The real solution is to take away the sealed keyword. Then you can subclass and add whatever you want. Extension methods just confuse things, imo.
Extension methods were added primarily for LINQ. LINQ requires that certain methods are available on all types that implement IEnumerable<T> or IQueryable<T>. Just subclassing doesn't solve that problem, as every pre-existing list type would have to be subclassed to support LINQ in that case. And since C# doesn't support multiple inheritance, an implementation would have to written for all of them.
Similarly, would deriving from the String class allow you to do "foo".SomeMethod()? No, because string literals still aren't an instance of that class. Same if you want to use the method on an object retrieved from another source (e.g. a method in third-party code returning an instance) which wouldn't be an instance of your derived class.
Extension methods solve a different problem than derived classes. And the sealed keyword exists for good reason: some things just aren't suitable to be extension points.
You're right Charles. I realize now that I was thinking about partial classes, not extension methods. I retract my previous statement. And I should have been more clear about all of this as things that MIGHT be coming in the standard at some point. Never mind. Nothing to see here.
Then maybe a modification to the extension class idea can be to allow something like this:
if (this == null) ...
...to do what you describe. In that case the NullReferenceException will not be thrown when calling the extension method itself, but when actually trying to use "this" either explicitly or implicitly (like calling a non-static method etc).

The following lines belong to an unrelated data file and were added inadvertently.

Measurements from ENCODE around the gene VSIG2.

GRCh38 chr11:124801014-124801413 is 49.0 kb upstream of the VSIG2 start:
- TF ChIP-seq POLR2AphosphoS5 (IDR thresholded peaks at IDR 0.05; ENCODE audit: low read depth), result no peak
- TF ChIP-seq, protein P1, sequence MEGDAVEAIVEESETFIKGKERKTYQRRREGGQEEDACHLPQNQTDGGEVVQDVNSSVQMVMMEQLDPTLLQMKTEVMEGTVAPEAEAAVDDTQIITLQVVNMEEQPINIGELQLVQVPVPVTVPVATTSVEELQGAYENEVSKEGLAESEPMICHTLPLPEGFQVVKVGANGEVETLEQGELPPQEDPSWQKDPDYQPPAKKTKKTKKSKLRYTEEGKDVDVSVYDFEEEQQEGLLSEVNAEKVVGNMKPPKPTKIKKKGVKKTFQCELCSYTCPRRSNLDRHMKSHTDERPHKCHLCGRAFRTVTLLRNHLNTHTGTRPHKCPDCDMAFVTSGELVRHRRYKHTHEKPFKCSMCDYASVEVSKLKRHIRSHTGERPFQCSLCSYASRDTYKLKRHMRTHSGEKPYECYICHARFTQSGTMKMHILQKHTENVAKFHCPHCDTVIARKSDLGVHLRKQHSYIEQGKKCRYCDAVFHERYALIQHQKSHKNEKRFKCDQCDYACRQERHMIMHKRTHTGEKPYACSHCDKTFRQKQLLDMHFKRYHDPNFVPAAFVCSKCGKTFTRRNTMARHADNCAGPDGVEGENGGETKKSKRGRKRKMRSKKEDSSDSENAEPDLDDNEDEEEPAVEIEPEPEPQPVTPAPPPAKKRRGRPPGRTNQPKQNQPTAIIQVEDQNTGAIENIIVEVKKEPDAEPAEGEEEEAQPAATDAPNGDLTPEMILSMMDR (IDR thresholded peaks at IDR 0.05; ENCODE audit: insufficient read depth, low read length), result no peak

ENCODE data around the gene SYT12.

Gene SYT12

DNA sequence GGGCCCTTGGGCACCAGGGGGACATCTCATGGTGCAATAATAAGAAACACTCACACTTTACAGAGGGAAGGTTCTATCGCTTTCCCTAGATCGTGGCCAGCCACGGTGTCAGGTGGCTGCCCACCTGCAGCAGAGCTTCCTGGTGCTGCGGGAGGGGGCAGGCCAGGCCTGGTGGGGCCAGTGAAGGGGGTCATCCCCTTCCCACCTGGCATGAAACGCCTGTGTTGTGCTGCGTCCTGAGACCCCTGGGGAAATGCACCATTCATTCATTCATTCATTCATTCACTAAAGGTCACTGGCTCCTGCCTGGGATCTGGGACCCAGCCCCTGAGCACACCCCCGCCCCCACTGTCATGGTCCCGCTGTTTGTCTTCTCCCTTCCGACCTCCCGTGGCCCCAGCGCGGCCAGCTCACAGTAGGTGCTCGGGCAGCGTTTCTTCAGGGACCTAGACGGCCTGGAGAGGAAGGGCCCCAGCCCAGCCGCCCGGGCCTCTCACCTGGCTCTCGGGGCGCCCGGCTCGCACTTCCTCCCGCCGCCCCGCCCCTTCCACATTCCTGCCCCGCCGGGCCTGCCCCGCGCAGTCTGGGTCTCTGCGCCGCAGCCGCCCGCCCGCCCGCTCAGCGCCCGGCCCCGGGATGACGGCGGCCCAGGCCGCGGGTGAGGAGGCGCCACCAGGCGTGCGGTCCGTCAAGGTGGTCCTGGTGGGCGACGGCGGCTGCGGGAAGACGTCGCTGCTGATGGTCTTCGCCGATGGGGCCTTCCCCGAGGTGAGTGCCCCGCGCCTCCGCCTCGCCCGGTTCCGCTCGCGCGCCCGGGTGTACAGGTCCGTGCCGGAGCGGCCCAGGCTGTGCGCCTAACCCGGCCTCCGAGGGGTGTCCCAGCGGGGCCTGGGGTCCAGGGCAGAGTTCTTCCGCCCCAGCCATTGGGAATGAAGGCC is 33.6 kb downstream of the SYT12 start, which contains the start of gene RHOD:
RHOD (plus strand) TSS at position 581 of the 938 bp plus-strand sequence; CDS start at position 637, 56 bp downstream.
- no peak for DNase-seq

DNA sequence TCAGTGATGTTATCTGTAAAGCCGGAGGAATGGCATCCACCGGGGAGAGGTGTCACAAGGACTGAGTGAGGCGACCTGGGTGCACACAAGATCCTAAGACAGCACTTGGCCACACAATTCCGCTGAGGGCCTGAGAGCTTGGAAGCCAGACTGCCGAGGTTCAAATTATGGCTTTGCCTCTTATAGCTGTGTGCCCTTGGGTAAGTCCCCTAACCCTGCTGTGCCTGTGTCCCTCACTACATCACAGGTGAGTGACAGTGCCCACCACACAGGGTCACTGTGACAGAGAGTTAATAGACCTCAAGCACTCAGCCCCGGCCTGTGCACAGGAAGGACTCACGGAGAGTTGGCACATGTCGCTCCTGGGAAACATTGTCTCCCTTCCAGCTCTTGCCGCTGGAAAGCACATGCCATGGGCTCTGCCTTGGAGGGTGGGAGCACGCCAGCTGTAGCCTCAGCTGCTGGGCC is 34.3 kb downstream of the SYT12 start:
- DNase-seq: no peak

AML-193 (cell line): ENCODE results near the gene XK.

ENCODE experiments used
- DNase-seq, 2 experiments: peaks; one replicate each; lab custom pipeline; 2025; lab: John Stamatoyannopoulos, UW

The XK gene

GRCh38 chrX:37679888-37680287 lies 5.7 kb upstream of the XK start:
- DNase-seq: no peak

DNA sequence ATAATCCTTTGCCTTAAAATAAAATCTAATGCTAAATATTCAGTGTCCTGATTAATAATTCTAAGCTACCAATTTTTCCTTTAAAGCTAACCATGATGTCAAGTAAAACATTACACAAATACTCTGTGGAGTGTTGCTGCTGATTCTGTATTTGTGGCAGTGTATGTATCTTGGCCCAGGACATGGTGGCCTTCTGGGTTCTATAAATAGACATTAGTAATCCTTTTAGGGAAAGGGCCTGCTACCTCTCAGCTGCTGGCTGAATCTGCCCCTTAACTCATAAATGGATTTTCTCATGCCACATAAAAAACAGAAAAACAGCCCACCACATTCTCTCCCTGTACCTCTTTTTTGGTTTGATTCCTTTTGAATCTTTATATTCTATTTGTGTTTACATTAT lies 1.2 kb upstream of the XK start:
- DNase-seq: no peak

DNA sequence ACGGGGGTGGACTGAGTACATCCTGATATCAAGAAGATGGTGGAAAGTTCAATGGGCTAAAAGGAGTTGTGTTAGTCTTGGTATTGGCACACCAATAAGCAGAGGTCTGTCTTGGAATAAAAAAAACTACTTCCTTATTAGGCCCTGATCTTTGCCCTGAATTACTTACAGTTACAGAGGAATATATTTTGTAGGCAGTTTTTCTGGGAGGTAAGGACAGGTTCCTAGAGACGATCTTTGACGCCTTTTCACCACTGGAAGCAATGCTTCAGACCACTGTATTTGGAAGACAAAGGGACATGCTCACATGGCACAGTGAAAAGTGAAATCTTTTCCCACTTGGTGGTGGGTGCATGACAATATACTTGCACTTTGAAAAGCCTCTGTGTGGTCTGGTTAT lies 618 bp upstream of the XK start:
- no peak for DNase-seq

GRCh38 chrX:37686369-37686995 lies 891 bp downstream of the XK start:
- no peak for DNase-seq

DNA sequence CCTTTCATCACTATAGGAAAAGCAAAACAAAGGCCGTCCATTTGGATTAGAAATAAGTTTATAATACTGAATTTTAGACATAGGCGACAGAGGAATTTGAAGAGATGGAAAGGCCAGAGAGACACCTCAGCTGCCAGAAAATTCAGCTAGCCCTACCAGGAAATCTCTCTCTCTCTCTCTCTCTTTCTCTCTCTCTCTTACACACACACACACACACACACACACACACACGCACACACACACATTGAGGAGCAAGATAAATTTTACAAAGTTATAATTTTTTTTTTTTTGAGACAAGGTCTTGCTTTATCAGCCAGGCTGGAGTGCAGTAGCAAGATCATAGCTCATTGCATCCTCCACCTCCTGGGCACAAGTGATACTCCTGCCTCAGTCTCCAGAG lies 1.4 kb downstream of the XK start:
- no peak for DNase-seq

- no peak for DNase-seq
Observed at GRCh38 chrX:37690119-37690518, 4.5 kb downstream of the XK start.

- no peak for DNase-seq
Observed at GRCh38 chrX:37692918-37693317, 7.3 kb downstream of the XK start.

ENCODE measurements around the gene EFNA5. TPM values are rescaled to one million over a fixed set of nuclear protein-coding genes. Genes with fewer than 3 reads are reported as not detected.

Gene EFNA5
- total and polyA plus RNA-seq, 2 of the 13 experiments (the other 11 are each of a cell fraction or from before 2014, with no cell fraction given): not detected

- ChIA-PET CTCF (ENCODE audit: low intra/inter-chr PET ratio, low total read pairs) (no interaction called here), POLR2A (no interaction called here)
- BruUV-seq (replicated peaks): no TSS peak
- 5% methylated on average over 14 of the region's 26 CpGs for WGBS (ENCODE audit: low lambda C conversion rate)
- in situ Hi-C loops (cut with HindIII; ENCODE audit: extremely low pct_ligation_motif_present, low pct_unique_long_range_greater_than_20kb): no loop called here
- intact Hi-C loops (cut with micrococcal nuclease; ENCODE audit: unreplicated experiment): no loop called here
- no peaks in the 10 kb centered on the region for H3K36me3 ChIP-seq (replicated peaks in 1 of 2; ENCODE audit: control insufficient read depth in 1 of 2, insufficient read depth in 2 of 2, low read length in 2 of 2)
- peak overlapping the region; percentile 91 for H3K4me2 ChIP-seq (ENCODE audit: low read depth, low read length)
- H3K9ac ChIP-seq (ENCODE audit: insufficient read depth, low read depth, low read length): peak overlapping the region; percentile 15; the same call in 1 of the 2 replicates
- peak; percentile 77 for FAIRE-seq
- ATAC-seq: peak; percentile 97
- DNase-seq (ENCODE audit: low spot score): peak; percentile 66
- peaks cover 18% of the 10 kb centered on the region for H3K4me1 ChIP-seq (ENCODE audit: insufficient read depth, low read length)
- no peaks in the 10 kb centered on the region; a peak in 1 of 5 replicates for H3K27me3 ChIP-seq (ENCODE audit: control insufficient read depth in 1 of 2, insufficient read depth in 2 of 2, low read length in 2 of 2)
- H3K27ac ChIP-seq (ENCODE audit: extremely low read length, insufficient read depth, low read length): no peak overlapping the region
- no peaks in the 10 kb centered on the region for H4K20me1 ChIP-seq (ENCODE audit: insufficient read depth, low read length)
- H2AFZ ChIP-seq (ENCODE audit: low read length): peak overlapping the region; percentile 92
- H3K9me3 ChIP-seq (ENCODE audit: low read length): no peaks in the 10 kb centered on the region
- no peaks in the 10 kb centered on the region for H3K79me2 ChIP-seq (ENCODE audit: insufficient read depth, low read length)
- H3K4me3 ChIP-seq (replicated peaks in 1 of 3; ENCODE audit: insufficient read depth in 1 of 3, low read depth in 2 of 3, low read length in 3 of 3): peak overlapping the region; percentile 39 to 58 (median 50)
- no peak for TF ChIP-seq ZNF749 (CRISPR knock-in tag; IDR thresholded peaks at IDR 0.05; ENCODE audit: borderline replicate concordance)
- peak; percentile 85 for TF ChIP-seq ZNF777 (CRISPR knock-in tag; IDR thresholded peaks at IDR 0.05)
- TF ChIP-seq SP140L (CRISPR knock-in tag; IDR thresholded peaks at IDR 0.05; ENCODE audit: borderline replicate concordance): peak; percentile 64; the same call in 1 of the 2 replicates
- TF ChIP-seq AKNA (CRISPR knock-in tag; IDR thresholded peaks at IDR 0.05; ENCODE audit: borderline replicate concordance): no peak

is there any talk within Microsoft to have its own native programming language? I guess, kind of like Apple has Objective-C. A C like language with built in behavior that makes sure handles are closed and memory deallocated. Can call managed code, WinRT and COM. Easily handle ANSI and Unicode strings. Maybe I am describing C++, but without all the stuff that makes the language hard for me to understand.
Not that I've seen. Most programmers are either happy using the C/C++/ManagedC++ that they have, or have chosen to go for a managed language. I'm not sure adding a new native language to the mix would have any momentum at Microsoft or with developers.
You can also just have modifiable classes like many dynamic languages have. That lets you do extension methods and a lot of other metaprogramming type things.
* A C like language Check
* makes sure handles are closed and memory deallocated. Check.
* Can call managed code, Check
* WinRT Check
* and COM Check
* Easily handle ANSI and Unicode strings. Check.
I think instead of spending resources on creating a whole new language, it might be more beneficial to spend those resources focusing on fixing areas of .Net/C# that cause people to want to use something else.
I imaging most of the time it is because .Net is too "slow"? IIRC, tests show it is within 10% of C++'s performance. I'm sure in some areas it is significantly slower, like say when doing DSP. If you look at the IL of .Net code, it is already in a pretty optimized state but it really depends on how the JIT compiles it. I wonder how much performance can be gained by improving the JIT. Maybe have a AOT (ahead of time) compiler that is more agressive and does more optimizations etc.
Oh and much more aggressive method inlining...
C++ is the native language of choice at Microsoft (and C for low level kernel stuff). For Metro, we have a small C++ extension, C++/CX. For GPGPU programming, we have a small C++ extension, C++ AMP.
I don't see why open classes can't work for static/native languages by the way. Some people really think open classes it's a SUPAR BAD idea, but I never seen any argument on why.
(Open classes means you can "reopen" any class, eg std::string, and add features to it. Similar to BitFlipper's idea.)